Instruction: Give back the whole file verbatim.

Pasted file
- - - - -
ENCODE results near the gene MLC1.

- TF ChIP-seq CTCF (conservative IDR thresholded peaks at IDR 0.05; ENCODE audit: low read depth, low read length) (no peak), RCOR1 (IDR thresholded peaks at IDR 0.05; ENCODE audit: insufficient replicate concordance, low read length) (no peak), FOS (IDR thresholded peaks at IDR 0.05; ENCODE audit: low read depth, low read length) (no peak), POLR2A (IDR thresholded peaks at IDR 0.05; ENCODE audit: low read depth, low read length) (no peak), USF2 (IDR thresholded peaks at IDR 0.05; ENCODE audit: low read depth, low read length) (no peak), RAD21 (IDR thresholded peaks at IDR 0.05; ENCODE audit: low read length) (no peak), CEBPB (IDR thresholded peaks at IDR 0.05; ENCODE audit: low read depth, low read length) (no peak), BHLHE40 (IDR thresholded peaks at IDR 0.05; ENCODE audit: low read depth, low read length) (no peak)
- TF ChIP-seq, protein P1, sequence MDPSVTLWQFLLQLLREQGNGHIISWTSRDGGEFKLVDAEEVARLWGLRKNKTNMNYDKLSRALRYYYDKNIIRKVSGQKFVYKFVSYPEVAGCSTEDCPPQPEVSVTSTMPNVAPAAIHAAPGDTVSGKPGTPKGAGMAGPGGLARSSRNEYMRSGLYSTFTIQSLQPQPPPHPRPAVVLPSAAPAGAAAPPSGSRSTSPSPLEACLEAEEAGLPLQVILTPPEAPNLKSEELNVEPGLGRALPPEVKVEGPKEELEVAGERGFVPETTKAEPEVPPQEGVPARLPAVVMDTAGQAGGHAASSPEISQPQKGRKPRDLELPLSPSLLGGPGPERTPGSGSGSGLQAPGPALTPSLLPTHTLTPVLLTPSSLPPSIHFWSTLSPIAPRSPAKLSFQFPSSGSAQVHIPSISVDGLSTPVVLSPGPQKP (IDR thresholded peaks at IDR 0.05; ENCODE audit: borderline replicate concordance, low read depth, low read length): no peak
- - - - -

ENCODE results near the gene MLC1.

- TF ChIP-seq CTCF (conservative IDR thresholded peaks at IDR 0.05; ENCODE audit: low read depth, low read length) (no peak), RCOR1 (IDR thresholded peaks at IDR 0.05; ENCODE audit: insufficient replicate concordance, low read length) (no peak), FOS (IDR thresholded peaks at IDR 0.05; ENCODE audit: low read depth, low read length) (no peak), POLR2A (IDR thresholded peaks at IDR 0.05; ENCODE audit: low read depth, low read length) (no peak), USF2 (IDR thresholded peaks at IDR 0.05; ENCODE audit: low read depth, low read length) (no peak), RAD21 (IDR thresholded peaks at IDR 0.05; ENCODE audit: low read length) (no peak), CEBPB (IDR thresholded peaks at IDR 0.05; ENCODE audit: low read depth, low read length) (no peak), BHLHE40 (IDR thresholded peaks at IDR 0.05; ENCODE audit: low read depth, low read length) (no peak)
- TF ChIP-seq, protein P1, sequence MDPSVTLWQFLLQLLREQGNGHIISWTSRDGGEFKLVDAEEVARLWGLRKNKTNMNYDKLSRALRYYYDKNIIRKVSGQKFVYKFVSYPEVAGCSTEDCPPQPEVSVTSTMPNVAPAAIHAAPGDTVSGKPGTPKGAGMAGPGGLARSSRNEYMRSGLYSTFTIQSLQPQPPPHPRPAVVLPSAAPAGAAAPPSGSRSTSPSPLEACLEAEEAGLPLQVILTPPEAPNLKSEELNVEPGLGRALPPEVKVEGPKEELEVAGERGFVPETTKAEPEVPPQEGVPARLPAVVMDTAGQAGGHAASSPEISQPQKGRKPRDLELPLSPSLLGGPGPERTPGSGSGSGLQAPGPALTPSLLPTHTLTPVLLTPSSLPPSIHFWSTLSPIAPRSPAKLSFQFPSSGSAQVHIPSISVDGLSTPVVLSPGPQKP (IDR thresholded peaks at IDR 0.05; ENCODE audit: borderline replicate concordance, low read depth, low read length): no peak